Incarcerated Diaphragmatic Hernia presenting as Colonic Obstruction
Yoram Moses, Simon Sapoznicov, Yuri Manoskin, Boris Yoffe
Dept. of General and Vascular Surgery, Barzilai Medical Center, Ashkelon (Affiliated with the Faculty of Health Sciences, Ben-Gurion University of the Negev)
Diaphragmatic hernias in adults that are not categorized as hiatal hernias are rare. Hernias of the diaphragm itself appear in the perinatal age group and are defined as congenital hernias, presenting with severe respiratory distress and requiring immediate repair. There are a few asymptomatic postpartum cases in young children or adults.
We present 3 cases of diaphragmatic hernia in men, aged 19, 20 and 74, respectively. 2 were admitted because of colonic incarceration with strangulation in the hernial sac. In the other case there was an incidental finding of incarcerated colon in a diaphragmatic hernia discovered in a patient who initially presented with unrelated thoraco-abdominal trauma. Contrary to the dominant clinical presentation as infant-respiratory distress, the predominant findings in adults are gastrointestinal complications.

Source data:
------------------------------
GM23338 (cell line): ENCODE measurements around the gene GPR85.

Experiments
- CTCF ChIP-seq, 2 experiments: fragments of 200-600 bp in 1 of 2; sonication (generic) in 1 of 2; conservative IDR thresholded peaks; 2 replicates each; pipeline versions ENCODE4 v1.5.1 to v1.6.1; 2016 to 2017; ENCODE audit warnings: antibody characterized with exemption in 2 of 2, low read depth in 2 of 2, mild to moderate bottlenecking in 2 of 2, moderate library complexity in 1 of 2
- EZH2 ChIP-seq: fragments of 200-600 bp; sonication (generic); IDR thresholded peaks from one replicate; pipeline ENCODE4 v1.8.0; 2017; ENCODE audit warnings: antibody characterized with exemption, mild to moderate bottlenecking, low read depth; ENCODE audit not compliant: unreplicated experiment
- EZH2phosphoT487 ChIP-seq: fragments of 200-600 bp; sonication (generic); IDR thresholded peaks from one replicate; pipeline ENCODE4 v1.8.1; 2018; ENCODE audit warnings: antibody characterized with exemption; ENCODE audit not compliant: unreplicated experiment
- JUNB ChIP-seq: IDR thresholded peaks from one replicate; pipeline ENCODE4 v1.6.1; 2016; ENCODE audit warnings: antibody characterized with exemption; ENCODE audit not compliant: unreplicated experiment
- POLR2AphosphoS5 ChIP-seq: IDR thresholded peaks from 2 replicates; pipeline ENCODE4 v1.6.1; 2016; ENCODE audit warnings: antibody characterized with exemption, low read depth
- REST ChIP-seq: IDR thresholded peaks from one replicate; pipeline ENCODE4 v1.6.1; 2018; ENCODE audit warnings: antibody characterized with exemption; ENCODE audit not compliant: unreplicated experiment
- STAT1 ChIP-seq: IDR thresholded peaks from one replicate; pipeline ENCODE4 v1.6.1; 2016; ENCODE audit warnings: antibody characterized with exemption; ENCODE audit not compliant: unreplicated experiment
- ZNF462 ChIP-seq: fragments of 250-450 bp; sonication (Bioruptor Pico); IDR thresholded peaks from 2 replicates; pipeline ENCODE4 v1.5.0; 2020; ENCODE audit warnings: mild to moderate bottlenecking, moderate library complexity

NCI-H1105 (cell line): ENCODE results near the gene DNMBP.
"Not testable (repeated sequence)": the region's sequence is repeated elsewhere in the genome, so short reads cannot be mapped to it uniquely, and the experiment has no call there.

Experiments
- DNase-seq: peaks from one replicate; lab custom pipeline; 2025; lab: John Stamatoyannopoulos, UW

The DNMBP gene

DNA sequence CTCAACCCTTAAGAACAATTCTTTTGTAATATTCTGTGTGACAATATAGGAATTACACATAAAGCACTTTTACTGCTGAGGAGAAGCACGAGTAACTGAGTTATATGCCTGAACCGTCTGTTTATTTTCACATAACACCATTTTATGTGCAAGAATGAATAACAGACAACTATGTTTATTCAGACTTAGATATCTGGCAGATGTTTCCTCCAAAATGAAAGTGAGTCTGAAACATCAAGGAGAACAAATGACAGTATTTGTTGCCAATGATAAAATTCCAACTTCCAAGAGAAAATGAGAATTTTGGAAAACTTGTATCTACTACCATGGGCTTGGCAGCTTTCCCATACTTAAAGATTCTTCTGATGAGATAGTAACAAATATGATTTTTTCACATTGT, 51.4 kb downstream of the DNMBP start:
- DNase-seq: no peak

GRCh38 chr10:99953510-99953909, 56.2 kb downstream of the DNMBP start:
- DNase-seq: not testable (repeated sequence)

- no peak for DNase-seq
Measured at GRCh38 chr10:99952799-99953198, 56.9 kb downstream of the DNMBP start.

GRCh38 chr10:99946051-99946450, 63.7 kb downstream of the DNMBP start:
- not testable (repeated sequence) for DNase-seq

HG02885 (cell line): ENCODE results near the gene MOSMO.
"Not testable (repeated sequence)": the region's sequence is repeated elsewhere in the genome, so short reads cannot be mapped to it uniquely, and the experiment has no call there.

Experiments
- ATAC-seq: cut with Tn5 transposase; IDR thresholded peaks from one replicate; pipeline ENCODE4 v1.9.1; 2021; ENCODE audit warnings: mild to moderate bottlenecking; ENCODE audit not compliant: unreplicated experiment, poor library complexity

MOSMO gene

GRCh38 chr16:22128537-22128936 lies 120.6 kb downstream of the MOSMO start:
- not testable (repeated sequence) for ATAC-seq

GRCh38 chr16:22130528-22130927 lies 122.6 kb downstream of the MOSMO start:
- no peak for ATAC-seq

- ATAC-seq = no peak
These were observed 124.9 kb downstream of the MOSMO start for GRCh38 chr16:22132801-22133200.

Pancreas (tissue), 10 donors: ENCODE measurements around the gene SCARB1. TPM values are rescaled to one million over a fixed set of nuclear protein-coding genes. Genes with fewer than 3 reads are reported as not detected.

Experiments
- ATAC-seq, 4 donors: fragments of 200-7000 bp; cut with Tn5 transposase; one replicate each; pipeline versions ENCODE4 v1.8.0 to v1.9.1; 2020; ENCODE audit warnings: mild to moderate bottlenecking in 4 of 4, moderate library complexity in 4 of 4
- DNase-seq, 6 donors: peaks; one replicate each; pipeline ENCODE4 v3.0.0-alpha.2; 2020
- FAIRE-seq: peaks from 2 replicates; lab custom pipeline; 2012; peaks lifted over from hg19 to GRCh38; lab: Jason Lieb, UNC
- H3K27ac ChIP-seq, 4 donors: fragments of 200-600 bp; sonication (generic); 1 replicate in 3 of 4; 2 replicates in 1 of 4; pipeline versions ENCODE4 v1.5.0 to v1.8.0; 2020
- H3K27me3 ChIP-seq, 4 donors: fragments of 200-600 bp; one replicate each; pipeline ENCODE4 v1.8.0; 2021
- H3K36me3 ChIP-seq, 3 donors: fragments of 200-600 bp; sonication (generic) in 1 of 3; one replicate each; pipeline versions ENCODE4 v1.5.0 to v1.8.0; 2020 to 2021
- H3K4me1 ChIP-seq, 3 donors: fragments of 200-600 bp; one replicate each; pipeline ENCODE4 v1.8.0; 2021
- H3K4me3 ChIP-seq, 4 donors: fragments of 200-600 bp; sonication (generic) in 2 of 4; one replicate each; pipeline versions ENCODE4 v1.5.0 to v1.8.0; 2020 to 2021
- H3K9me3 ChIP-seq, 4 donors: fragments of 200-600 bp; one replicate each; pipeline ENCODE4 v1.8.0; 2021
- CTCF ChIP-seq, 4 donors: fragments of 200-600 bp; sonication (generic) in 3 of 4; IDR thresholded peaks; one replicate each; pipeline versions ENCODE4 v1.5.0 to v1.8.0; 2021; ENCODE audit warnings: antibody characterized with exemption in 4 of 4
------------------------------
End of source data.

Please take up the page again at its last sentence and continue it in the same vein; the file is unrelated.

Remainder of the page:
We believe successful treatment is more likely when there is a high level of awareness of the possibility of this kind of hernia in the adult, which can be a recurrence after perinatal hernia repair. It is essential to recognize that this is a combined thoraco-abdominal problem since it is often necessary to perform simultaneous laparotomy, thoracotomy and stoma formation.